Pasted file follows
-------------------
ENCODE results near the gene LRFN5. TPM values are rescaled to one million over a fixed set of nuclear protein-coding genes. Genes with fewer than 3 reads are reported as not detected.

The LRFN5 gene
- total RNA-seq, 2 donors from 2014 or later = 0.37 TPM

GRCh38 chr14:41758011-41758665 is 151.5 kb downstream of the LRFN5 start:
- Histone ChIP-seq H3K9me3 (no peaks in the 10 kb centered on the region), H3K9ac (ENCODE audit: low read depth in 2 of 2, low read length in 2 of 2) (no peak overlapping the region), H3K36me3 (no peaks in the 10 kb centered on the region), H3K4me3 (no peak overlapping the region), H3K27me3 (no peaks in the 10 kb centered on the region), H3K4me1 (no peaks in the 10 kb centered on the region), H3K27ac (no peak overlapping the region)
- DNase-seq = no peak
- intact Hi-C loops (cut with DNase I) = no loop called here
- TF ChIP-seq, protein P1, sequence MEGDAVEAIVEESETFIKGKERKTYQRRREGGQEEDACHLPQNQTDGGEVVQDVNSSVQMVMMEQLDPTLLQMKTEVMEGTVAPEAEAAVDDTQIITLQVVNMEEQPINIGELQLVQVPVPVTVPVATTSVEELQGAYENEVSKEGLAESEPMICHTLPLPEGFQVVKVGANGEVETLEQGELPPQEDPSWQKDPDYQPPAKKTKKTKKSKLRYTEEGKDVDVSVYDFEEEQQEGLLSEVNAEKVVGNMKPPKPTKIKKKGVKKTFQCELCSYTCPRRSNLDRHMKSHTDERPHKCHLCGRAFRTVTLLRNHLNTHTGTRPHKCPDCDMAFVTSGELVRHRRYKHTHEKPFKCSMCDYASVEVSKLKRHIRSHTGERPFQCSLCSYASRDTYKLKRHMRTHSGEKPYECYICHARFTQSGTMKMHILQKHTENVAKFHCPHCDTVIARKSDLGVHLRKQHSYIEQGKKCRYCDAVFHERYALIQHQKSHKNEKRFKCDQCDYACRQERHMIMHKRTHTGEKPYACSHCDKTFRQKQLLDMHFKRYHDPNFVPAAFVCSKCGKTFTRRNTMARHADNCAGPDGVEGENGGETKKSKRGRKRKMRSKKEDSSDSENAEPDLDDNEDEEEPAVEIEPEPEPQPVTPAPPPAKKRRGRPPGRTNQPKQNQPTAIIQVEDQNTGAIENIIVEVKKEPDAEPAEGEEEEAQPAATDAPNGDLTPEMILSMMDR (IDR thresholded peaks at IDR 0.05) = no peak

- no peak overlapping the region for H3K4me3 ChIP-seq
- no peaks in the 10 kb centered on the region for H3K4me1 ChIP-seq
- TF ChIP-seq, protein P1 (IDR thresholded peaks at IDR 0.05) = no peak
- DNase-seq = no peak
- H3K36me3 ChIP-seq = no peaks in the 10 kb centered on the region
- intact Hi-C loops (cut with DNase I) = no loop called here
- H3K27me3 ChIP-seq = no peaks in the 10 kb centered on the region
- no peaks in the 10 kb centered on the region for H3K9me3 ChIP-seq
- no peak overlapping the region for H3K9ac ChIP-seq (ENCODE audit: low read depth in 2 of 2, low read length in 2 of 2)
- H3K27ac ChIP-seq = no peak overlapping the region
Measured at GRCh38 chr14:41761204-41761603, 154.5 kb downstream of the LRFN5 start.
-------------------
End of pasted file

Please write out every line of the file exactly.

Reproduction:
ENCODE results near the gene LRFN5. TPM values are rescaled to one million over a fixed set of nuclear protein-coding genes. Genes with fewer than 3 reads are reported as not detected.

The LRFN5 gene
- total RNA-seq, 2 donors from 2014 or later = 0.37 TPM

GRCh38 chr14:41758011-41758665 is 151.5 kb downstream of the LRFN5 start:
- Histone ChIP-seq H3K9me3 (no peaks in the 10 kb centered on the region), H3K9ac (ENCODE audit: low read depth in 2 of 2, low read length in 2 of 2) (no peak overlapping the region), H3K36me3 (no peaks in the 10 kb centered on the region), H3K4me3 (no peak overlapping the region), H3K27me3 (no peaks in the 10 kb centered on the region), H3K4me1 (no peaks in the 10 kb centered on the region), H3K27ac (no peak overlapping the region)
- DNase-seq = no peak
- intact Hi-C loops (cut with DNase I) = no loop called here
- TF ChIP-seq, protein P1, sequence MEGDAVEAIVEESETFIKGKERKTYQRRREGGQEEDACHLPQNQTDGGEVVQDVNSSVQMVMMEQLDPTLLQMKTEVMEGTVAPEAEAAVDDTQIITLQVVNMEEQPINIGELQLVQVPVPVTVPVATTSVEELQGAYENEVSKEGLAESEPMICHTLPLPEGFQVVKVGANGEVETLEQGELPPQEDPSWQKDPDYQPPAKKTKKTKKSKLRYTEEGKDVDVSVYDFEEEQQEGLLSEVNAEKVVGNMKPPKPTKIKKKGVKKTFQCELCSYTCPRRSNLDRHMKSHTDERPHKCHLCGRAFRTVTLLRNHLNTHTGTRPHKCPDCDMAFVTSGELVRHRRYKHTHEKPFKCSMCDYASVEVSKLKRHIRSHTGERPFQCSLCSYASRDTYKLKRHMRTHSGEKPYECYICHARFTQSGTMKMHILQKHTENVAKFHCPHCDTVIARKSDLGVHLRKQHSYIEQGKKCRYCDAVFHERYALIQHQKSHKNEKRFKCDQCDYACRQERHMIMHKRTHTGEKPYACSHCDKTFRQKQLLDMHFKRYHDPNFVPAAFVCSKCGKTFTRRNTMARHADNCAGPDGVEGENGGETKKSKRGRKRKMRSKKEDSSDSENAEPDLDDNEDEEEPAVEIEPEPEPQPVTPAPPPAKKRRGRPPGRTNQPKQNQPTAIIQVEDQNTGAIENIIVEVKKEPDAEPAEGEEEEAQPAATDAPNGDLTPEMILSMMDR (IDR thresholded peaks at IDR 0.05) = no peak

- no peak overlapping the region for H3K4me3 ChIP-seq
- no peaks in the 10 kb centered on the region for H3K4me1 ChIP-seq
- TF ChIP-seq, protein P1 (IDR thresholded peaks at IDR 0.05) = no peak
- DNase-seq = no peak
- H3K36me3 ChIP-seq = no peaks in the 10 kb centered on the region
- intact Hi-C loops (cut with DNase I) = no loop called here
- H3K27me3 ChIP-seq = no peaks in the 10 kb centered on the region
- no peaks in the 10 kb centered on the region for H3K9me3 ChIP-seq
- no peak overlapping the region for H3K9ac ChIP-seq (ENCODE audit: low read depth in 2 of 2, low read length in 2 of 2)
- H3K27ac ChIP-seq = no peak overlapping the region
Measured at GRCh38 chr14:41761204-41761603, 154.5 kb downstream of the LRFN5 start.